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The Practice of Thanks

Thanksgiving is the best holiday. 

There. I said it. 

And yes, I am well aware of the rather problematic history behind the day itself. For more on that, fellow history nerds should check out But I digress. 

99% of my Thanksgivings have been spent with my mother’s side of the family. The day is reliably filled with delicious things to eat, football games, the traditionally required family baseball match, games, and lots and lots of Miller Lite. But, to a person, everyone’s favorite part of the day is the grateful circle. Before a bite is eaten, every single person gathers in a circle, holds hands, and shares what they’re thankful for from the past year. It’s where I announced my pregnancy, where little ones grow ever taller each year beside their parents, and everyone gets inevitably misty-eyed.

But, I think we can all agree that waiting for one day out of the year to reflect on the things we’re grateful for just isn’t enough. Gratitude is unique in that it’s not like a battery that can be used up. Gratitude begets more gratitude. Too few of us, myself included, don’t approach gratitude as a meaningful practice like we would, say, exercise. If we’re honest, we treat it more like that friend we adore being around, but who we just can’t seem to make quality time for anymore.

So, what to do?

Here are some practical ways to incorporate a practice of gratitude into our lives. Some of these things I actually do; the others are things I personally aspire to. 

The journal: Write down 10 things you are grateful for today and try to do it as many days as you can each week. This falls into the “I do it” category. Now, I hate to say “do it EVERYDAY” because, if you’re like me, the word “every” makes you want to check the heck out because it’s hard to commit to anything but breathing and eating everyday. So, give yourself the space to say, “It’s ok, this is something for me, this is not for anyone else and I don’t have to prove anything” and then do it when you can. Ideally, I start my day from a place of seeing possibility where my default might be to see implausibility. I can honestly say it’s had a really great impact. It is also merely the first half of a bigger journaling practice called Start Today which you can learn more about here:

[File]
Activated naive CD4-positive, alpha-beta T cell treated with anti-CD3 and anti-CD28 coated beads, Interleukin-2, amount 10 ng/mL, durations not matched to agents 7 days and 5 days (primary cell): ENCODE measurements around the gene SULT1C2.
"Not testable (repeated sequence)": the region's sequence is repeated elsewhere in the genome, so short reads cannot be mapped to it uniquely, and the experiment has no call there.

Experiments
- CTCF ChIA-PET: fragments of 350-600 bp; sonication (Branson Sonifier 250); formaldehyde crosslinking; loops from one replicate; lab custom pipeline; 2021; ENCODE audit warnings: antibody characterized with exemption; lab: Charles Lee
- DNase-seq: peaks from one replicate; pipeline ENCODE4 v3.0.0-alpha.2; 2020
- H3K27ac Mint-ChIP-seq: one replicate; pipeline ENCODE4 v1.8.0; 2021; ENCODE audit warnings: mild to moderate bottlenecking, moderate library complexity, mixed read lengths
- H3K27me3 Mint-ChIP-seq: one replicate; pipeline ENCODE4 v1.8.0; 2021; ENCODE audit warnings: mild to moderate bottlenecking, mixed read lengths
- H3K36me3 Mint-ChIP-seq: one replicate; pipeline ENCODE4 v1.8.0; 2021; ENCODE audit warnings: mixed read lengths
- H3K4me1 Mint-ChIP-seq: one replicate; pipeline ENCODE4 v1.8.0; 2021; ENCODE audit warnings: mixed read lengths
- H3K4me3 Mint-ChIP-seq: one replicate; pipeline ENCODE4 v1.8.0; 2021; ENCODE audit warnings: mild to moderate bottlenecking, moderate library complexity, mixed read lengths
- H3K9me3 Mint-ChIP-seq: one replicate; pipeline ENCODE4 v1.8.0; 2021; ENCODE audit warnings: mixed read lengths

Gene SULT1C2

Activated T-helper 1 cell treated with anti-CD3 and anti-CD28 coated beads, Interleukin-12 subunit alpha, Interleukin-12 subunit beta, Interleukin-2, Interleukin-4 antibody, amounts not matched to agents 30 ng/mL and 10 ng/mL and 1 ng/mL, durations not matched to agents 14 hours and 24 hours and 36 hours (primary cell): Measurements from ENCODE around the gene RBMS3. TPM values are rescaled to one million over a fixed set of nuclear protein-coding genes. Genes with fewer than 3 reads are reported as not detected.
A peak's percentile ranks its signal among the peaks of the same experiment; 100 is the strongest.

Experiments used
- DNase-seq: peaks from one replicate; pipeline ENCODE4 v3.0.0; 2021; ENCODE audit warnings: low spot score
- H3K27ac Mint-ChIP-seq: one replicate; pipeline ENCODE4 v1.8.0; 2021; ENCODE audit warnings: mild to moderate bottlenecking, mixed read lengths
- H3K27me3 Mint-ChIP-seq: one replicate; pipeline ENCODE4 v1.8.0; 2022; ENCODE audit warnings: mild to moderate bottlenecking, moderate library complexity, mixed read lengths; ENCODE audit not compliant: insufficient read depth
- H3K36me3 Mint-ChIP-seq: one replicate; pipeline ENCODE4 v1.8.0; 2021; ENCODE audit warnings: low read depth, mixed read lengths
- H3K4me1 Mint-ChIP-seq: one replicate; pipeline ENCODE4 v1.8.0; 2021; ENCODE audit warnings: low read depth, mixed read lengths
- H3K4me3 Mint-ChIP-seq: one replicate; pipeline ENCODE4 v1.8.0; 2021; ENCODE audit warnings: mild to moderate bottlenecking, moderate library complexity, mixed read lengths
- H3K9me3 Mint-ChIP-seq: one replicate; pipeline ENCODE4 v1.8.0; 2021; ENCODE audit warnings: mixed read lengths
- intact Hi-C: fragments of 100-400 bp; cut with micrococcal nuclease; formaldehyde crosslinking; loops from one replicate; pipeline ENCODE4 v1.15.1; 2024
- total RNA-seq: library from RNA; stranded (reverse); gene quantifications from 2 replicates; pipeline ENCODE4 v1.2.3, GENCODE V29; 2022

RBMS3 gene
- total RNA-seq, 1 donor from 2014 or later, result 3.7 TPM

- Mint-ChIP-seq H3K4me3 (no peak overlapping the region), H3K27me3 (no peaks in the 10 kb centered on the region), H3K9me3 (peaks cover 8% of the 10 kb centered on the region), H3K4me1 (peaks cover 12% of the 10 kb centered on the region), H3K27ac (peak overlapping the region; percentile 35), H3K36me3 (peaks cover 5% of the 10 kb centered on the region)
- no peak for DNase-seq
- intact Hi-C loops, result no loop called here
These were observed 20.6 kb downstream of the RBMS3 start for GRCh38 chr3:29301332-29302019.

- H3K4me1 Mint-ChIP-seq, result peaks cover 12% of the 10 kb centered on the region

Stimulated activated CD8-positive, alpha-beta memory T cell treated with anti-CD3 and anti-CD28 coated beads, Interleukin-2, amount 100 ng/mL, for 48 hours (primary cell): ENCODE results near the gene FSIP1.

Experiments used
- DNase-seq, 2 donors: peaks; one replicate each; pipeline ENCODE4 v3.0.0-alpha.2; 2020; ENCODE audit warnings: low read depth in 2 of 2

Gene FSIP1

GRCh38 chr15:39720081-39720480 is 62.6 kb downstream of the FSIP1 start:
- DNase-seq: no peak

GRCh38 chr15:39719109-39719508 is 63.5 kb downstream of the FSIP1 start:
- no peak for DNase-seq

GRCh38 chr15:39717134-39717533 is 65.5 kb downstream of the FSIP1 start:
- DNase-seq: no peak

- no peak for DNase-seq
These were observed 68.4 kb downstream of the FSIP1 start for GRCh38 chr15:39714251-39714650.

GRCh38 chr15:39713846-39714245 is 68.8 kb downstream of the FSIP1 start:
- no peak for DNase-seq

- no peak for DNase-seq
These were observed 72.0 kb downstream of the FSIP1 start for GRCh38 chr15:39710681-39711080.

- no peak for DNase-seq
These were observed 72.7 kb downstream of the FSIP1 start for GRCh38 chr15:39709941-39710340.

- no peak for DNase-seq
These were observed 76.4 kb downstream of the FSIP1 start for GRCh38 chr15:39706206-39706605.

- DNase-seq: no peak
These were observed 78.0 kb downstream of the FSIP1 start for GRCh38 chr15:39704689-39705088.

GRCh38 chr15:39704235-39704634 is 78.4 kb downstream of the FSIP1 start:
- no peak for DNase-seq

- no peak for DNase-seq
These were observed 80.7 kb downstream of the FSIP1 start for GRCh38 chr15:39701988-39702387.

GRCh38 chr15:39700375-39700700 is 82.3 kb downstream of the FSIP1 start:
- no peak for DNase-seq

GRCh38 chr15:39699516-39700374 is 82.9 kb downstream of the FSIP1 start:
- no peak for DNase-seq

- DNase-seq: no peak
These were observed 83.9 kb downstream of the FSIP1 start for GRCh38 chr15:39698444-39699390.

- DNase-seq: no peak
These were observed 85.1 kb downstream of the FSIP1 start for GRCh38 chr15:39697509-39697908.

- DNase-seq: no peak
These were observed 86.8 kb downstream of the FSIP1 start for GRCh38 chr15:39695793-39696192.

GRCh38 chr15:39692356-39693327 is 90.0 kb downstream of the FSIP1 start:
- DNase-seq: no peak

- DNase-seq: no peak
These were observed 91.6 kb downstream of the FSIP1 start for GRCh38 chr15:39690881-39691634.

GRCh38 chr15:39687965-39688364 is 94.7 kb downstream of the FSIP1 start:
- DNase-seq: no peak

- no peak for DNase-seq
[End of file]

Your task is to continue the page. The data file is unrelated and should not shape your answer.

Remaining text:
Thank you: People liked to be thanked. It’s as simple as that. Ideally, in hand-written form with a dang stamp on it. Can’t muster that? Good news! Thank you emails count too! Who have you had a helpful interaction with lately that made your day better? Remind them that their seemingly insignificant action actually meant a lot to you. Trust me, it will change their day. And probably yours, too. Giving thanks has a verb in there remember? Give. Heck, maybe even thank yourself sometimes. Thank yourself for the great choices you’ve made so far. Thank your debt for purchasing things you wanted to get. Become an awkward fountain of thanks for 24 hours and see how it feels.

Giving money & time: What is gratitude without action? A few years ago, I was a member of a church that left a lasting lesson in giving my money away. I remember the pastor saying that every time he wrote a check to something that wasn’t for him, it was a heart check. It was a way to check in and loosen the natural but strong grip we tend to have on our cash. Money, in many ways, is seen as power. And no one likes to give up power! But I have made giving a practice. So, where there was a twinge of doubt or fear, there is now a wave of gratitude. Gratitude that I have way more than I need and that I get to hopefully be a small part of softening the hard edges of this world for someone else. 

Stargazing: Ok, I know this might be weird, but hear me out. I think a core aspect of gratitude is somewhat spiritual. Entitlement and gratitude can’t really coexist in the same space. If you think you’re where you are 100% on your own, well, I don’t know what to say other than you should probably apologize to all the friends and family who have had to put up with you. You are where you are thanks to many forces that have nothing to do with you at all. It’s both humbling and scary. Sometimes, when I get caught up in the maelstrom of life, I take a moment and look up when it’s dark outside. I am reminded of how very small I am. I look up and see these tiny bits of light that burned billions of years before my time and will continue after it. Suddenly, the fact that I didn’t land that dream client or that I have terrible allergies doesn’t seem all that important. I’m just grateful to get this chance to take a crack at being here. 

Unfortunately, gratitude just doesn’t come naturally for most of us. Just like running or biking, it’s an exercise. Your gratitude practice is an exercise for your soul.

So tell me, what have you experienced this very day that made you thankful? 

And how are you going to translate that to the actions of gratitude?